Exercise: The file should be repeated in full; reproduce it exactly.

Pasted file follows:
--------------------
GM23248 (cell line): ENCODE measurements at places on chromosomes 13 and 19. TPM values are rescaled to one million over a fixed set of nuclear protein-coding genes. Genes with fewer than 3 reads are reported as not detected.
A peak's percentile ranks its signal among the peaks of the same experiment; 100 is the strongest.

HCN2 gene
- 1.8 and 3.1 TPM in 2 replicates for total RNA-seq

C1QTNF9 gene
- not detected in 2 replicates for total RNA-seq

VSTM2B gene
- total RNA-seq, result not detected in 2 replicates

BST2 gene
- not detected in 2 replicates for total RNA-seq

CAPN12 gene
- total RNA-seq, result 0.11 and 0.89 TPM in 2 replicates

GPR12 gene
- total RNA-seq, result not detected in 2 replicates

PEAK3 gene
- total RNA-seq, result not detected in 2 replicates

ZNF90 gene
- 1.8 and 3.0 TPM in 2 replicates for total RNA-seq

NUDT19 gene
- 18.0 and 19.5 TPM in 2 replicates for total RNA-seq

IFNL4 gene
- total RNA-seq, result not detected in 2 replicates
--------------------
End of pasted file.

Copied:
GM23248 (cell line): ENCODE measurements at places on chromosomes 13 and 19. TPM values are rescaled to one million over a fixed set of nuclear protein-coding genes. Genes with fewer than 3 reads are reported as not detected.
A peak's percentile ranks its signal among the peaks of the same experiment; 100 is the strongest.

HCN2 gene
- 1.8 and 3.1 TPM in 2 replicates for total RNA-seq

C1QTNF9 gene
- not detected in 2 replicates for total RNA-seq

VSTM2B gene
- total RNA-seq, result not detected in 2 replicates

BST2 gene
- not detected in 2 replicates for total RNA-seq

CAPN12 gene
- total RNA-seq, result 0.11 and 0.89 TPM in 2 replicates

GPR12 gene
- total RNA-seq, result not detected in 2 replicates

PEAK3 gene
- total RNA-seq, result not detected in 2 replicates

ZNF90 gene
- 1.8 and 3.0 TPM in 2 replicates for total RNA-seq

NUDT19 gene
- 18.0 and 19.5 TPM in 2 replicates for total RNA-seq

IFNL4 gene
- total RNA-seq, result not detected in 2 replicates